The School of Law provides a legal education of nationally recognized excellence. Its broad and intellectually rigorous academic program actively engages students in a uniquely close-knit community committed to the highest professional values. A dedicated and highly regarded faculty of teacher-scholars prepare each student to assume an important role in the profession and actively participate in public legal discourse. Defining characteristics of the School of Law are:
- A faculty dedicated to excellence in teaching, scholarship, and service to the community.
- A student body of high academic caliber representing diverse backgrounds and possessing promise to succeed in the legal profession.
- A modern curriculum, that integrates doctrinal and experiential education while emphasizing critical thinking and writing.
- A vibrant intellectual community that promotes the values of integrity, civility, and equality.
- A strong and connected alumni body that is engaged with each other, the Law School, and its students.
The School of Law has been an integral part of the University since 1866. John Randolph Tucker became the first Dean of the Law School. Tucker Hall, which is named in his honor, was erected in 1935 to house the School of Law.
Over the years, the School outgrew this building, and a new law building, Sydney Lewis Hall, was completed and occupied in the fall of 1976. Lewis Hall contains some of the nation’s most student- and research-centered facilities for law study and legal research. The building was made possible by a gift of $9 million from Frances and Sydney Lewis of Richmond, Virginia. Frequent renovations over the years have kept the spaces responsive to curricular and pedagogical innovations and expanded faculty. The most recent renovations added substantial natural light, a new building entrance, and a variety of communal and study areas.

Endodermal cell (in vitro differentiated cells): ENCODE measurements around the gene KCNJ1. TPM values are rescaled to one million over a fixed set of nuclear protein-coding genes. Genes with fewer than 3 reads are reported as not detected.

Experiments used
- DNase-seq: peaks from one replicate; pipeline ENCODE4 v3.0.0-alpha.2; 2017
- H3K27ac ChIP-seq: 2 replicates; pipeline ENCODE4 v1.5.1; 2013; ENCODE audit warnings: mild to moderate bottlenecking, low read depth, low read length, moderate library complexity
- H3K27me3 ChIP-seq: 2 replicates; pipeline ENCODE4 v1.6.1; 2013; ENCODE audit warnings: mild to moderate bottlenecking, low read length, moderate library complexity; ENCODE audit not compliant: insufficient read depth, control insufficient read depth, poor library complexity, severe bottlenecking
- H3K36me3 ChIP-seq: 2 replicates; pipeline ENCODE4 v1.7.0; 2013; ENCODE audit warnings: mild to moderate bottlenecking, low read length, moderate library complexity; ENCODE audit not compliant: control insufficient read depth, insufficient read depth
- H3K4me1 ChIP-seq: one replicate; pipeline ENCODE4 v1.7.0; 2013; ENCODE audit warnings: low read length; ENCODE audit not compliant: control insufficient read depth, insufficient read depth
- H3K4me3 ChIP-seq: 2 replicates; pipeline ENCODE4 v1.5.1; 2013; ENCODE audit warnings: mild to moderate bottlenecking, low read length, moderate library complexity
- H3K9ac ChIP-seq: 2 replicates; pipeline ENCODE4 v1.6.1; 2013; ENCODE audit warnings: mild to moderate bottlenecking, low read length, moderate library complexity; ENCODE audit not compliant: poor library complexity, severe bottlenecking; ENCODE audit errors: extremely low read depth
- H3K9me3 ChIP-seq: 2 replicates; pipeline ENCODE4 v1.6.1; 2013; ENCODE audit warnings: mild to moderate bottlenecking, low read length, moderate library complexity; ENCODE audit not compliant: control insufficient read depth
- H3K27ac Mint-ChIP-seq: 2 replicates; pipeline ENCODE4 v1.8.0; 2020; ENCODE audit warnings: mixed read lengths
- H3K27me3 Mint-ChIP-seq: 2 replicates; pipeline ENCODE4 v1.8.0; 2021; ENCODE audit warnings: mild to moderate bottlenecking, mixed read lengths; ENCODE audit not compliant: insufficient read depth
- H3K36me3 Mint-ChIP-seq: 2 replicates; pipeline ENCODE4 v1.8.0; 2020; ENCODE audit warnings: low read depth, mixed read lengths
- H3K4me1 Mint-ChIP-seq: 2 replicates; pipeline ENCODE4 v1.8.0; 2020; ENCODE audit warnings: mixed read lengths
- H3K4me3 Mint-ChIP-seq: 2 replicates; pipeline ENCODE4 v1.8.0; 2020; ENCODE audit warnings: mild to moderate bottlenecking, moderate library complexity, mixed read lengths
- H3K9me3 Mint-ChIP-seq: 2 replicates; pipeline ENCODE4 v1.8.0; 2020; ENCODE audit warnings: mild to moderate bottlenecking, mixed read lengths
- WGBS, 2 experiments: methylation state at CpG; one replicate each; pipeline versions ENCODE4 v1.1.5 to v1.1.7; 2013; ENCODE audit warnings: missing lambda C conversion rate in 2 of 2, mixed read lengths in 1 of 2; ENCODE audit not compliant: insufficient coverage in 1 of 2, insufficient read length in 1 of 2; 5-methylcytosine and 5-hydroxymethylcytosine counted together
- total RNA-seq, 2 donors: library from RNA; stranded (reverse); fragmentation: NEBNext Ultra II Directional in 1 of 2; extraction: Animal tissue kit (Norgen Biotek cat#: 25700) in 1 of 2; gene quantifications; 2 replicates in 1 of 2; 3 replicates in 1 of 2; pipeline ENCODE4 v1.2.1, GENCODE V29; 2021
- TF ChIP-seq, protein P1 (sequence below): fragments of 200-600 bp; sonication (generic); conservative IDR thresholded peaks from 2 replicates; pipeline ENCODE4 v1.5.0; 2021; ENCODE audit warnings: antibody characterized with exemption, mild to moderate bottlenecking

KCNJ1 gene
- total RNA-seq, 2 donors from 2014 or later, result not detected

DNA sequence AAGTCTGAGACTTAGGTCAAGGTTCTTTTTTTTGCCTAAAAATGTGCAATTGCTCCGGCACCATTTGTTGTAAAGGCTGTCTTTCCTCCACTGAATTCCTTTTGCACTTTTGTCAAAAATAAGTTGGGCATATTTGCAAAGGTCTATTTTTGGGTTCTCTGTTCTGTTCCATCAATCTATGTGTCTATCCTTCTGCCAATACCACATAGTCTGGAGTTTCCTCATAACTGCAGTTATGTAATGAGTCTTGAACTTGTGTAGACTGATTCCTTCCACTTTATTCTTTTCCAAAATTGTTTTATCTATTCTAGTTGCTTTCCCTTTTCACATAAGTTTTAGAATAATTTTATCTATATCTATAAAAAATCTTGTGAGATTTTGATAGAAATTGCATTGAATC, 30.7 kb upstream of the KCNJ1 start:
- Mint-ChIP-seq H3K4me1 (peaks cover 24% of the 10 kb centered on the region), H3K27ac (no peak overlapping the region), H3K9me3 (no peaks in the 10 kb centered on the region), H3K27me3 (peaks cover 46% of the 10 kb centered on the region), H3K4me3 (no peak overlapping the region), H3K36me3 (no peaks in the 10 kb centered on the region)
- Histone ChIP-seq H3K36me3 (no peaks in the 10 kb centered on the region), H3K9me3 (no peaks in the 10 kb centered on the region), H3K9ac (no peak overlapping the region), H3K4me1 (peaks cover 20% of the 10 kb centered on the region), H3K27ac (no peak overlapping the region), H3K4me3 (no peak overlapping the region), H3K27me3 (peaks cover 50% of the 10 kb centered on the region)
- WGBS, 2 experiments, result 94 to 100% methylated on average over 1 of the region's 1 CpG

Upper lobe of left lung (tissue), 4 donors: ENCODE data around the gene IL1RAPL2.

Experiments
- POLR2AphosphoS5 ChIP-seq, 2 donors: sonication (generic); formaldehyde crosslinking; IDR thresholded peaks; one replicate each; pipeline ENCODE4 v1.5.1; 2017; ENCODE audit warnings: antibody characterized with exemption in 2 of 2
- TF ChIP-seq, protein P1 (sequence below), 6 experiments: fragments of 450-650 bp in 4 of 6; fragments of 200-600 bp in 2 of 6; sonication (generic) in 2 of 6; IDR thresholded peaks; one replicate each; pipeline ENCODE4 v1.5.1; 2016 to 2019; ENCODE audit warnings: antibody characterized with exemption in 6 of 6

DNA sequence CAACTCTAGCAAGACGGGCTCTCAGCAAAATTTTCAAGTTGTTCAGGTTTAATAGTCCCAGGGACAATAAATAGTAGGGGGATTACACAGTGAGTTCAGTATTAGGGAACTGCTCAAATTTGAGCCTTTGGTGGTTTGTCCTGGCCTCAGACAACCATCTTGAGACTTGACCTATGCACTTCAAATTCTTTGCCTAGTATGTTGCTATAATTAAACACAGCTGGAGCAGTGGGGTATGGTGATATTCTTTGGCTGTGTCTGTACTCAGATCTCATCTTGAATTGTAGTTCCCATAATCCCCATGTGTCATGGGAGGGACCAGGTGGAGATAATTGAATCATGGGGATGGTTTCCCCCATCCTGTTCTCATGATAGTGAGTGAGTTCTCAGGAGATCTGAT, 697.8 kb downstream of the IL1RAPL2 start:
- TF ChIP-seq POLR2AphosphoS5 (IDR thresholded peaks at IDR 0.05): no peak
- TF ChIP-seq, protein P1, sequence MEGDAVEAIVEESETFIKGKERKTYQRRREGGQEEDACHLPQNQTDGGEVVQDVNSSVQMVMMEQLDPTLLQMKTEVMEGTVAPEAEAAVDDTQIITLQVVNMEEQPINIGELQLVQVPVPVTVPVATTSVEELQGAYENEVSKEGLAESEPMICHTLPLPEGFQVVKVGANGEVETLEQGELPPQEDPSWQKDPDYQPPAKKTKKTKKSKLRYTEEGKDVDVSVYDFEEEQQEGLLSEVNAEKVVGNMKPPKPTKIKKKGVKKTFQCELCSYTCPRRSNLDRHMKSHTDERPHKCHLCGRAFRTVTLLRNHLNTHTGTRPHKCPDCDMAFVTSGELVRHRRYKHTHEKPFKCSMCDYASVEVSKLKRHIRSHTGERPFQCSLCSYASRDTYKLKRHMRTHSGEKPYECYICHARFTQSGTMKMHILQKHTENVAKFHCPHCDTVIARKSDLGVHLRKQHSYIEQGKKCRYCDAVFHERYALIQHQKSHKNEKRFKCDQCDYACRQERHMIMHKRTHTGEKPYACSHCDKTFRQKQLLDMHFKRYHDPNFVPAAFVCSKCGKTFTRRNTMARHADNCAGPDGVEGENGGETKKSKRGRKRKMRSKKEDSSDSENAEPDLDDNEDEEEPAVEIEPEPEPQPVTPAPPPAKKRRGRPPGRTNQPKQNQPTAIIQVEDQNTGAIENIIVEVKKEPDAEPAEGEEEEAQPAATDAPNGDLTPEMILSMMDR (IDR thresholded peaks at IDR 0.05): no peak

In December 1989, Supreme Court of the United States Associate Justice Lewis F. Powell Jr., an alumnus of both The College (1929) and the School of Law (1931), announced his intention to leave his personal and professional papers to the Washington and Lee School of Law in the care of the law library. To house this generous gift, and to keep pace with new demands for additional faculty offices and clinical space, an addition to Sydney Lewis Hall was completed in 1992. The archival facilities make available to researchers approximately 700 linear feet of Powell materials. Today, the materials are also available through the school’s Scholarly Commons.
The Wilbur C. Hall Law Library maintains an extensive collection of more than 400,000 digital and print titles related to law. It provides an array of services in support of the education and scholarship of our students, faculty, and patrons. Dedicated to provide anytime/anywhere information, it provides information support of the highest quality to our students, faculty, members of the University community and other patrons. The Law Library provides a variety of study spaces including individual carrels, reading rooms, study rooms and areas for collaborative work. The spaces include specifically designated quite zones for individual study. Library resources are available to members of the Washington and Lee University community twenty-four hours a day.